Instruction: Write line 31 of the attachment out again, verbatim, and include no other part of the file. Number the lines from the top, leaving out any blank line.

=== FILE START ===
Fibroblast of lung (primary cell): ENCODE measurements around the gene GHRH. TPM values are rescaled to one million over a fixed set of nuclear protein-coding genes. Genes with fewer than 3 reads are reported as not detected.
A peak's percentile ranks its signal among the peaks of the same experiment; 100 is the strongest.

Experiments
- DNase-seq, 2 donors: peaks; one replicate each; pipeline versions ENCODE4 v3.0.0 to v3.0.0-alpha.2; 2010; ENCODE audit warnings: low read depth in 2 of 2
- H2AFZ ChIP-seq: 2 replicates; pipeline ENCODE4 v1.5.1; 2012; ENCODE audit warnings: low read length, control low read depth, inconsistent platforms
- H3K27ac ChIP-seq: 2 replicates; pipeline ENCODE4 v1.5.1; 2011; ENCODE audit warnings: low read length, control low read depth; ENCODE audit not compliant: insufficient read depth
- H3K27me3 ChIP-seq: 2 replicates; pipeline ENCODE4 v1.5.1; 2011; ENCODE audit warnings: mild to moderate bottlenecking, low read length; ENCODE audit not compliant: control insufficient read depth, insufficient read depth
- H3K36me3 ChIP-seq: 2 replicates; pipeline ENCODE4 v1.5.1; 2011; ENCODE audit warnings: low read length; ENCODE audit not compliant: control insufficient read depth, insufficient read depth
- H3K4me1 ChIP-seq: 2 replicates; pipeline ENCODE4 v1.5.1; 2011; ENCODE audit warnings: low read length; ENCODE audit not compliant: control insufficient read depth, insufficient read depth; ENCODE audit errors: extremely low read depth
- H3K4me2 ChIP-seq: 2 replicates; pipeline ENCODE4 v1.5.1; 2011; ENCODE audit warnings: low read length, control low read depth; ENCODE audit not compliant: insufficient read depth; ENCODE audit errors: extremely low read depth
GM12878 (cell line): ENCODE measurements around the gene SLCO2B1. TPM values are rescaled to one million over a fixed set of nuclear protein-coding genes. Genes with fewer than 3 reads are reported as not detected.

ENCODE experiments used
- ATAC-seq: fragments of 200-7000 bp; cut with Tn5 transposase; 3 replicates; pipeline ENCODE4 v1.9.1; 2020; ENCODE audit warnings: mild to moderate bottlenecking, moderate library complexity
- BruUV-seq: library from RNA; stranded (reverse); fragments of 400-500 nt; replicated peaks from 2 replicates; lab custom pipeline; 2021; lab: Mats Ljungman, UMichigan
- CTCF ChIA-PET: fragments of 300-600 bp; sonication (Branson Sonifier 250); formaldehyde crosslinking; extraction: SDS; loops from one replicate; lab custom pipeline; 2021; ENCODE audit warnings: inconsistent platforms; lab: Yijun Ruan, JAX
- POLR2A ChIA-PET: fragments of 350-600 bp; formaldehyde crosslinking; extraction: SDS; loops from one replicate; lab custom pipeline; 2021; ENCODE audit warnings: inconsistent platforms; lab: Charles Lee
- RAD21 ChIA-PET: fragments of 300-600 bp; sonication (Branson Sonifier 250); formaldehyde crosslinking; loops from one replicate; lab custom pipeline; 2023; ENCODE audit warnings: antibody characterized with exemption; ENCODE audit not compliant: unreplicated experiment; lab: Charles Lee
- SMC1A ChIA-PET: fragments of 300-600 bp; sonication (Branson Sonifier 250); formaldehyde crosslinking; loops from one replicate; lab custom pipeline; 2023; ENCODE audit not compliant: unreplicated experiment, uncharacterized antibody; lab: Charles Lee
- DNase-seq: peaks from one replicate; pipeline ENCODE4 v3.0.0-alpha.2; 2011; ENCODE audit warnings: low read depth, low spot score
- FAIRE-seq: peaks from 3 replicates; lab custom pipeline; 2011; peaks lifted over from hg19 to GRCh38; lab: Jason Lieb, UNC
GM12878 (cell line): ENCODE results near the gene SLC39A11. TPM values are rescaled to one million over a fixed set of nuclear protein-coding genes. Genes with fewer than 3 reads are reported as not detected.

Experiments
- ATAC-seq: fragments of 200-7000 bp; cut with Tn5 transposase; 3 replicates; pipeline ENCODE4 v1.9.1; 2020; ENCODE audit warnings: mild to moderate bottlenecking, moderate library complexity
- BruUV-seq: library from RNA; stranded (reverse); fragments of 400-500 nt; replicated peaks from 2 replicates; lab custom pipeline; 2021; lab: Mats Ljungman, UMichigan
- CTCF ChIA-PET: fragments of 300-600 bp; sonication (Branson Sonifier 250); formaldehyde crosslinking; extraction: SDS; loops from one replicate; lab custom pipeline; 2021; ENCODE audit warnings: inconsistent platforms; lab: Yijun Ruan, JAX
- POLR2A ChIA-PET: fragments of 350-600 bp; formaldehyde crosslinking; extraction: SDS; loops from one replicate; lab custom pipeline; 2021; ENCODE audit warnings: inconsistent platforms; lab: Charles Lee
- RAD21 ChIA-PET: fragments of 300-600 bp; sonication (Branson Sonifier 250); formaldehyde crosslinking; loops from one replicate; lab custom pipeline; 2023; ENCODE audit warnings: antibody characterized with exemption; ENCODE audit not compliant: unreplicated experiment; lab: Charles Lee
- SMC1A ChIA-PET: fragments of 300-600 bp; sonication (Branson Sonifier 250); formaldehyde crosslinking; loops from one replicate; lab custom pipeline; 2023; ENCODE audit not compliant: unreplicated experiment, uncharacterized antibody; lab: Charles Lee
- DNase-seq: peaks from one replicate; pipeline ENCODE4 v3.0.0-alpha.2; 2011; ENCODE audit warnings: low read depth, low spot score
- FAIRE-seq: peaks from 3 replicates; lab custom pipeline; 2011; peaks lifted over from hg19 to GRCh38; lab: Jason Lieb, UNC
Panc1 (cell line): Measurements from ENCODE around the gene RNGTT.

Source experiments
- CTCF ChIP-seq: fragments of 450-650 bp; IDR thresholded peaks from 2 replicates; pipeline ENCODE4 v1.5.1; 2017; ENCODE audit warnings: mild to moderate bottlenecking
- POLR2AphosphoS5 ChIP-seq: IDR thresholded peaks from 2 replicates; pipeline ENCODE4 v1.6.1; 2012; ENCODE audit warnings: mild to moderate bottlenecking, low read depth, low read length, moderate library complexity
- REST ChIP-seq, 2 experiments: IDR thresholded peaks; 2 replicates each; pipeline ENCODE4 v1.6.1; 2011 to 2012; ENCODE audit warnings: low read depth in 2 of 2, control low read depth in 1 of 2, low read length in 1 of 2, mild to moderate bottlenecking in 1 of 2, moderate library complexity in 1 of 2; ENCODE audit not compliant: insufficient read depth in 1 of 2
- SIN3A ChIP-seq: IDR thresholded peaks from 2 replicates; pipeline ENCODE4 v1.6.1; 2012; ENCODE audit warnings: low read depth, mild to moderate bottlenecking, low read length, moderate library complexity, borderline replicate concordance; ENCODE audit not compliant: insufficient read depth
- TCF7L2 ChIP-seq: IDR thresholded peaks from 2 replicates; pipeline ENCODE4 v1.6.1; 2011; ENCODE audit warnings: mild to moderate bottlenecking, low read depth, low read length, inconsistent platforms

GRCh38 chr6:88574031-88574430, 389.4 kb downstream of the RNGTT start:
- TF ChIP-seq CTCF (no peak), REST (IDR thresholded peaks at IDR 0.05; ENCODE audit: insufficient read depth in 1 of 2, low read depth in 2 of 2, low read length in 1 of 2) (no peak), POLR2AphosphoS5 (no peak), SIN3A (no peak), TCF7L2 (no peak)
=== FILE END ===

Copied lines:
Panc1 (cell line): Measurements from ENCODE around the gene RNGTT.